Jagmeet Singh a Sikh man from Wolverhampton who was detained at Gatwick Airport for carrying a religious ‘dagger’ called a ‘Kirpan’ has called for more education on why it’s important that Sikhs carry one. The Kirpan is carried by Sikhs as a symbol of faith.
He was questioned by security staff while waiting for his family, who were on a flight, after a member of the public had reported a man carrying a knife.
Mr Singh, from Wolverhampton, has called for more training for staff after he was detained by airport security staff.
He said: “I can see if there was a concealed weapon of some sort. and someone was acting dodgy in any way, but I’m literally a family man picking up my young family.”
The airport have said that it is down to managers’ discretion on decisions about carrying a Kirpan and blades up to 6cm (2.6in).
Gatwick highlighted Department for Transport guidance which said airport managers had “the discretion to prohibit any article which, in their view might be used or adapted for causing injury or the incapacitation of a person”.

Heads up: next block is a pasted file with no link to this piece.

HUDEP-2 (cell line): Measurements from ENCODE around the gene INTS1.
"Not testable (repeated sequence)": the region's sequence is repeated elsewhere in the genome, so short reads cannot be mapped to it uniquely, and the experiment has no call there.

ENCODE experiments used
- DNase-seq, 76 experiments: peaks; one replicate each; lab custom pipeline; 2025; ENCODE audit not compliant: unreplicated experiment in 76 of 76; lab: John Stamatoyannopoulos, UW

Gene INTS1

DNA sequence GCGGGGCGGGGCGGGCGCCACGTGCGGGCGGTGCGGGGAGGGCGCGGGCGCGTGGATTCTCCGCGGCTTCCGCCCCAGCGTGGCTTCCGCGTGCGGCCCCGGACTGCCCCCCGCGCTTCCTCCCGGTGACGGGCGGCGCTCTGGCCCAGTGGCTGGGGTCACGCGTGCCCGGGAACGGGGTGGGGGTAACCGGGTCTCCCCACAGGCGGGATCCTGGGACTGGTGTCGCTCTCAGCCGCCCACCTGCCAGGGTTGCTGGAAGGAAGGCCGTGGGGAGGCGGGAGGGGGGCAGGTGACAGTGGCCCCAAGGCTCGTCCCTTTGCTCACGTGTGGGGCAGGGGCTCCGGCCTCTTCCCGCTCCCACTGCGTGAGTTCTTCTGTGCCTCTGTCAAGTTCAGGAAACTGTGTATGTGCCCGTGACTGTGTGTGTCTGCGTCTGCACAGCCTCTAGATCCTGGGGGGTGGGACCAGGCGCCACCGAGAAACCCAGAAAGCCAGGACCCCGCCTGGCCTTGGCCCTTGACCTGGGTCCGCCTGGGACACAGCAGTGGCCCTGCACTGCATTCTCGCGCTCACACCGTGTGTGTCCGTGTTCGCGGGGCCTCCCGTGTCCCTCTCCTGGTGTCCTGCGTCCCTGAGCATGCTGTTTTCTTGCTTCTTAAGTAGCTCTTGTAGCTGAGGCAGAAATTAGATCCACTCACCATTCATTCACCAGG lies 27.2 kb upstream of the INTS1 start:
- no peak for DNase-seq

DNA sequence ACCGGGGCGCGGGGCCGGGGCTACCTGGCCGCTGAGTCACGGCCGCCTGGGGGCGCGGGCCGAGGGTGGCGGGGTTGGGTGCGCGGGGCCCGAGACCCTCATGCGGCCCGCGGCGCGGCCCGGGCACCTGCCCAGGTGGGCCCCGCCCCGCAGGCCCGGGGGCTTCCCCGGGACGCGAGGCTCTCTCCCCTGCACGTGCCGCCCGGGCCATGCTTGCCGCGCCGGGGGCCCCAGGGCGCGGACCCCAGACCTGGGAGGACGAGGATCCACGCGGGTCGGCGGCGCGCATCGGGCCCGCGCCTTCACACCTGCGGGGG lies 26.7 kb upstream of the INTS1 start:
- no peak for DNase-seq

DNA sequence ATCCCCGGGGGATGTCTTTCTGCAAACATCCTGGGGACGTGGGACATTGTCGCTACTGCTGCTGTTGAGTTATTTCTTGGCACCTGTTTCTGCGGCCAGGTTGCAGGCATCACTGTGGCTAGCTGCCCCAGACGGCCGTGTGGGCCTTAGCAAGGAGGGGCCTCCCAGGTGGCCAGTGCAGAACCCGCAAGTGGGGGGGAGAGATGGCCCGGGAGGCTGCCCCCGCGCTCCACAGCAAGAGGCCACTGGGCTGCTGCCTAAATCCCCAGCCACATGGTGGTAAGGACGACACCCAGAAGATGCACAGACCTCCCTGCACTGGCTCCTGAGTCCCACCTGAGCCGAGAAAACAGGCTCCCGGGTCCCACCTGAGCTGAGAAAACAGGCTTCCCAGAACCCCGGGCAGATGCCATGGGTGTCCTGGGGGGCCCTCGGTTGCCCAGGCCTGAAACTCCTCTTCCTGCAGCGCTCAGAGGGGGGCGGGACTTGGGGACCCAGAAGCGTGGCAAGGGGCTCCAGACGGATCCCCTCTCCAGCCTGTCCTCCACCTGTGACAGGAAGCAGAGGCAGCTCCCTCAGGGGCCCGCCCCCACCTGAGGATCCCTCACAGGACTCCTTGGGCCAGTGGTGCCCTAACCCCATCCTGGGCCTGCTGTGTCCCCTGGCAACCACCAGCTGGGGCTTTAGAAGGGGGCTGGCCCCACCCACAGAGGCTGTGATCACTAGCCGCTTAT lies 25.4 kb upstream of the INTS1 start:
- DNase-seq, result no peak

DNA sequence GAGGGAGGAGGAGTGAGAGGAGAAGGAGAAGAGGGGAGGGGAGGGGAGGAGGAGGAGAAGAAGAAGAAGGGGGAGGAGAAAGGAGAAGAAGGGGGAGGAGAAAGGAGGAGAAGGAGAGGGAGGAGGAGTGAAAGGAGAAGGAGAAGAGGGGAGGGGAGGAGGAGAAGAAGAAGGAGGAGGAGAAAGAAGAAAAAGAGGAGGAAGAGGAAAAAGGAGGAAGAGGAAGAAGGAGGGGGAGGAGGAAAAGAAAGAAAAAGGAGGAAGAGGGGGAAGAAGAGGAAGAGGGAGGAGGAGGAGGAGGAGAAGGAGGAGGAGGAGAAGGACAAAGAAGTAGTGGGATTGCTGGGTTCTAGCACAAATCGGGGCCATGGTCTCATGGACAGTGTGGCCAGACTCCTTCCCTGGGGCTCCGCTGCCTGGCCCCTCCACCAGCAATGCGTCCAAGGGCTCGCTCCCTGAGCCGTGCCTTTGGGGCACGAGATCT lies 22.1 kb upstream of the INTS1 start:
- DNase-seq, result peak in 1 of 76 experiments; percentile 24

It also added: “The carriage of blades including kirpans and knives less than 6cm is at the discretion of the airport manager.”
Back in 2017, Drayton Manor Theme Park lifted its ban on knives following a Sikh family, from Coventry, being refused entry when a man refused to remove his Kirpan.
Under current law, knives can be carried for religious reasons, A campaign has been launched to educate the public on the Basics of Sikhi and wants to see more specific legal protections for Sikhs carrying kirpans.
The Home Office revised the Offensive Weapons bill, currently going through Parliament, “to ensure that the possession and supply of large kirpans for religious reasons can continue,” a spokesman said.